If you aren’t a big fan of art, not far from the cathedral is Headquarters museum, authentic place with its own story. It stores tons of maps and board; rooms are conserved and almost untouched by people; modern screens and devices display plenty of information about Finnish conflicts; all of this located in actual wartime building. During World War II Mikkeli was the military centre so it’s a place to be for any person with just a slight interest in history or army. Although the building doesn’t seem big, visiting it is really time-consuming as every room shows its own story and presents it in very interesting, unusual way. Next attraction is located in authentic military barracks and training fields, so it’s not hard to find conserved weapons, uniforms or unique photos taken by random soldiers. Although it concentrates mostly on the past, there is also a section which presents actual military equipment and has a lot of information about current approach of the Finnish government. Some of the museum’s buildings are also shared with the University of applied sciences, one of the best Scandinavian Educational facilities concerning engineering or sciences. Entrance costs 12 euros but if you are interested in history, it’s definitely worth it, as you can spend here literally the whole day.

Suur-Savon Museum

Although Mikkeli is known for its past military value, history buffs not interested in guns and fighting will also find something for themselves – about 10 minutes by foot from the city centre there is Sur-Savon museum, an old granary. It relates to life in old times, activities which were popular at the beginning of twenty century – the display shows wooden or metal items, equipment which was used to fight fire in old times. It’s also the cheapest of all museums in the city.    

Attractions around Mikkeli

Apart from the attractions I’ve already mentioned, there is still a lot of places and monuments to see but let’s go to the hill where you can get a panoramic view of the woods surrounding the city. That’s our next point.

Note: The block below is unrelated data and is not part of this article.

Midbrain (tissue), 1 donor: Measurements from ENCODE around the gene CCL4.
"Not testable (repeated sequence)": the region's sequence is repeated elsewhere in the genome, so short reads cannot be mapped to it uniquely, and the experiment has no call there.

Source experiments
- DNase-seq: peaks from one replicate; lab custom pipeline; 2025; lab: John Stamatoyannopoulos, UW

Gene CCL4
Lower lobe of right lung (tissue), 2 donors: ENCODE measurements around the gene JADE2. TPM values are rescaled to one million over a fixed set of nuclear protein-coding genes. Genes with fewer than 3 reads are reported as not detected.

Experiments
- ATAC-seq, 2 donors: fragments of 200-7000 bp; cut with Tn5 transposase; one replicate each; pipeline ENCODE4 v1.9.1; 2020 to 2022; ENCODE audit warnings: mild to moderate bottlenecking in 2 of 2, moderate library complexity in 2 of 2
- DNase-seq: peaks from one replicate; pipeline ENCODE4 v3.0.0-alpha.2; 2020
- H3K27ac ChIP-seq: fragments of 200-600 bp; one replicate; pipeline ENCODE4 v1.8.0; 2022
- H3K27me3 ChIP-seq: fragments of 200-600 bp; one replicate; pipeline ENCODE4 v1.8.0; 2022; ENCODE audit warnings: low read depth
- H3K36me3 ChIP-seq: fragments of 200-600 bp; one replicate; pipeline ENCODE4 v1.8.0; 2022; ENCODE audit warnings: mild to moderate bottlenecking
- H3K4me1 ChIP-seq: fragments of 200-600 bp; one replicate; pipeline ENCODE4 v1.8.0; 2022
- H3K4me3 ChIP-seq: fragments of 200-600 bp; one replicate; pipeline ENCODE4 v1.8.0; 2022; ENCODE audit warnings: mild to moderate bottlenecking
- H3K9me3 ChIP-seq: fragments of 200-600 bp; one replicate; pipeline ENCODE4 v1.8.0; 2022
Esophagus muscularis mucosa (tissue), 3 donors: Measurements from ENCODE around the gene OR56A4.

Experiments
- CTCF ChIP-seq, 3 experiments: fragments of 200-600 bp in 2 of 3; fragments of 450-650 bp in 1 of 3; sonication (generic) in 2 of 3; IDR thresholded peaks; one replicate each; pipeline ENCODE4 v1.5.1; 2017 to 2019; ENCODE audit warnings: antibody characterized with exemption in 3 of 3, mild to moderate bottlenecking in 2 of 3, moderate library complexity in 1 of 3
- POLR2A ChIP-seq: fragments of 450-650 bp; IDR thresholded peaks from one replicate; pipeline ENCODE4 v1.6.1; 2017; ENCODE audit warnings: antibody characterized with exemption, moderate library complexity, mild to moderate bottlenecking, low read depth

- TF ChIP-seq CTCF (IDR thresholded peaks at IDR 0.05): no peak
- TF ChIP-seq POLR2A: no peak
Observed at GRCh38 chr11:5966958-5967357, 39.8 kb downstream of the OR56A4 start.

Photogenic scenery

The views are amazing. 5-minutes walk from the city centre leads us to suburbs where woods are mixed with individual possessions, public roads, and groceries but after next 10 minutes we can find ourselves on marked paths leading us to various routes across the region. Every photographer or nature-lover will be busy for a long time here. The Annilansenka, which is one of the closest lakes to the city, provides the viewer with the essence of the northern countries – in winter everything is covered in snow, the water turned into ice and all the flora asleep, while in the summer the whole place is abundant with green and light. In both scenarios we get to see classic red cabins and wooden boats, both possible for rental. In the South Savo region there is a Kolovesi National Park, a place that offers the views of Saima Ringed Seals, cliffs rising from the water or cave paintings. However, if you are not fancy a longer trip, it isn’t hard to notice animals at large in the city’s suburbs – moose, for instance. It’s really astonishing that one can experience places unspoiled by technologies while being so close to the city.

Recreation in the Finnish environment.

Mikkeli’s neighborhood is full of roads for cars however there are twice as many routes designed for hikers. Many of them lead to the hills or lakes where it is possible to rent a boat or kayak or simply swim and enjoy the beautiful environment. Finland, like other Scandinavian countries, is popular for its green attitude so any reservoir is undoubtedly not contaminated or polluted. Although I left Finland some time ago, I still can’t get over my time in this small, cozy city and its suburbs. It’s definitely a wonderful place for people of any age who do not like crowds of tourists but love to sightsee, learn about the past or enjoy the clean environment. Truly wonderful experience. Can’t wait to come back there, I definitely recommend it to anyone!

Adam Schiller

Budget traveler, volunteer, tutor, reader. My adventure with new cultures started harmlessly, it was a break from living in London city bustle which was meant to last 4 weeks. So far I haven’t come back. And although most of countries I’ve visited are European, I wouldn’t change my life for a thing – well, its not meant to be lived in one place, right?